History of the Mill Site
WELCOME TO THE NEWELL SNOW FACTORY
& MUSEUM of our INDUSTRIAL HERITAGE
The buildings on this site are the survivors of a chain of metal working mills that stretched along the Green River and linked Franklin County with the wider Connecticut Valley industrial corridor that stretched from Windsor Vermont to New Haven Connecticut via the Cheapside River Port near the confluence of the Deerfield and Connecticut Rivers about a mile south.
There have been varied industrial enterprises on this site continually from as early as 1699 including what was considered to be, in 1784, America’s first industrial park, COLONEL MOORE’S six story wooden mill housing several industrial trades. This operation attracted craftsman and manufacturers from all over New England and included: Flour Mill, Nail Maker, Potash Operation for glass making, Ginseng Prep Shop and a Tallow House.
In 1820 an iron foundry operated by Jones and Thompson operated on the site and was powered by excess power from the grain mill. Later it would become Felt and Co. iron foundry which cast weights for the town clock in 1869.
The construction of the current complex was financed by a Greenfield entrepreneur named NEWELL SNOW who added on a series of brick additions in the 1870’s through the 1890’s to the wooden building which was built in approximately1835 and was moved to this location from across the street we believe in the late 1860's -1870’s. The museum is housed in this building now.
Newell Snow built the additions to accommodate the WELLS BROTHERS and their “LITTLE GIANT” brand cutting tools. Snow’s Son FRANKLIN E. SNOW joined as salesman and the company became WELLS BROS. & COMPANY. This was the beginning of the GREENFIELD TAP&DIE industry and by 1912 the town of Greenfield was know around the world and was one of the wealthiest places in the world. Newell Snow would become the second president of the GREENFIELD SAVINGS BANK.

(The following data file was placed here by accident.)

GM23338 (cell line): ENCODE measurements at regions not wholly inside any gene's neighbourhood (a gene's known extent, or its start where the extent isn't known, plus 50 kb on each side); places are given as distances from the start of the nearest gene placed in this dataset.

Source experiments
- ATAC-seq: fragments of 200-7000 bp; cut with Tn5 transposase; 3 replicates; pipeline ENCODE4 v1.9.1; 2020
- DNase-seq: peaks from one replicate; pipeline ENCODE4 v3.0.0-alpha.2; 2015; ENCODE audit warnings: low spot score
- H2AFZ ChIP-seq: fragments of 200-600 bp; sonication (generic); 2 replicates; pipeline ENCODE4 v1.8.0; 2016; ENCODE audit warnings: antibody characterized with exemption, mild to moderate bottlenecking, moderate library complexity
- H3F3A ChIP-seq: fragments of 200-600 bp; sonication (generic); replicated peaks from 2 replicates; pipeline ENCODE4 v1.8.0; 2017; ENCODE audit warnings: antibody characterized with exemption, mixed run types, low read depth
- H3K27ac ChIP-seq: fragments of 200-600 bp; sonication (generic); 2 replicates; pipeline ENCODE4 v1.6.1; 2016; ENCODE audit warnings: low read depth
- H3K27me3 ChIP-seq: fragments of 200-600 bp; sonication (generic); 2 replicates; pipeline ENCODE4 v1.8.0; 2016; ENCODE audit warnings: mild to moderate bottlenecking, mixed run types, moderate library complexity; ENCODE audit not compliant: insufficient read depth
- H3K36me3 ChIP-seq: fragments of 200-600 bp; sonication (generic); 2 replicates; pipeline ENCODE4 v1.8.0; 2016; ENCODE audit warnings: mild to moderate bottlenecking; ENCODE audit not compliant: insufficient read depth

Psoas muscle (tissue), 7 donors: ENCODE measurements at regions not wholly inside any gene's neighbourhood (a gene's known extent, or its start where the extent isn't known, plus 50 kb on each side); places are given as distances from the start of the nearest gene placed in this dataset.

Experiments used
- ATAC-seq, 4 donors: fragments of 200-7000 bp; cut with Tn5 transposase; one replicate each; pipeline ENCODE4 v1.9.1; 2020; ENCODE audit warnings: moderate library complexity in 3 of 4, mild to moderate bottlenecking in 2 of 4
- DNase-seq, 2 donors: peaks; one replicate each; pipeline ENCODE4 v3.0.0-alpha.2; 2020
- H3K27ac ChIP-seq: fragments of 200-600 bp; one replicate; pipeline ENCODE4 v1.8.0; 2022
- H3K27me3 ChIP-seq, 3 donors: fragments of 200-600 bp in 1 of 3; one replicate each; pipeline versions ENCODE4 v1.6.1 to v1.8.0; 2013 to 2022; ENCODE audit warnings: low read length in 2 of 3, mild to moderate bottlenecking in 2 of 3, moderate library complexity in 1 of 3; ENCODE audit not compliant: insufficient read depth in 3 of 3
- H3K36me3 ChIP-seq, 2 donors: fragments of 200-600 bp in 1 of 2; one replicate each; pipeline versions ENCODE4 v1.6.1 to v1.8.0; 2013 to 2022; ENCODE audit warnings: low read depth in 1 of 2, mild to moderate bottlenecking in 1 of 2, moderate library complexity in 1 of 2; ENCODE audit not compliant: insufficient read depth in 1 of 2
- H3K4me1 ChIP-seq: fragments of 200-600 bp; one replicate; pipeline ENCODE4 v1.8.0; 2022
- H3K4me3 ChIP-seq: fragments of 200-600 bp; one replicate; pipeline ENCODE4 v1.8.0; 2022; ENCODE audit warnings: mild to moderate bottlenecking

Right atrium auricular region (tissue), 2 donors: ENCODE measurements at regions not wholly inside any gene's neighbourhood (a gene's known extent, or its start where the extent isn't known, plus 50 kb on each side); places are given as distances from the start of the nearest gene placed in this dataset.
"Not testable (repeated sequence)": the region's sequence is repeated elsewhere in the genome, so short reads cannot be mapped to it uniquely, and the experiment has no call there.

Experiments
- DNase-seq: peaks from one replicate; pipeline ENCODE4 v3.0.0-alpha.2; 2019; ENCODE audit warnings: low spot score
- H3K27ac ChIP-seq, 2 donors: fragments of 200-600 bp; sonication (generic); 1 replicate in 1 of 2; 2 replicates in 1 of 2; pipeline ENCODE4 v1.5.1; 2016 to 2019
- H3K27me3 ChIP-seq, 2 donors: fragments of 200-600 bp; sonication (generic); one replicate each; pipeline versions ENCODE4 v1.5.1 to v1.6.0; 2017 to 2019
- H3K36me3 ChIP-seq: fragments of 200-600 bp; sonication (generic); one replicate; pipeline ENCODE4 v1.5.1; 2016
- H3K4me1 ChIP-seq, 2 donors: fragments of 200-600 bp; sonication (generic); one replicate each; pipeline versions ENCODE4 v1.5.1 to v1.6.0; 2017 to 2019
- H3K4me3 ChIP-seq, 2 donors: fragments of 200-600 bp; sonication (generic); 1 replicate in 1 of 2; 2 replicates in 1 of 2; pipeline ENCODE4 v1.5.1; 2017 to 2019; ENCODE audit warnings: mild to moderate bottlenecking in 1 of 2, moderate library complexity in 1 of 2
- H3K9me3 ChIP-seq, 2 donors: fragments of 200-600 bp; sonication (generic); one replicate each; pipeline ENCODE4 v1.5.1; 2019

Between 1894 when the Wells Bros.Co. left, and 1906 the GREENFIELD MACHINE COMPANY and other pioneering companies like AUTOMATIC MACHINE COMPANY operated on the site.
Between 1906 and 1920 early pioneers in the Mass Production of Cutlery Nichols Bros. Cutlery operated here, A woman's hat manufacturing company operated here and for a time the Greenfield Electric Light Company owned the property. This is the period when the fire destroyed the bridge, dam and grain mill and the power dam was constructed.
This surviving building complex continues to be a working mill and presently houses, in addition to the Museum, several Artists, Craftsmen and Tradesmen making their living here. They all are special talented people who's reverence for our history helps fulfill part of the museum's mission - to keep the mill a place for active creative enterprises. Here is some of the current and past occupants that have launched successful studios.
And a special mention of Frank Gregory Studios and Astrid Sheckels Fine Art of the current group of Artists Frank and Astrid have been at the mill the longest and have been a good stewarts of the mill building and good friends of the Museum.
The history of this site is a work in progress and there are gaps in our understanding of all the activity and buildings on the site. Here are links to the story so far. Maps show the buildings and companies occupying the site in the early 1800's.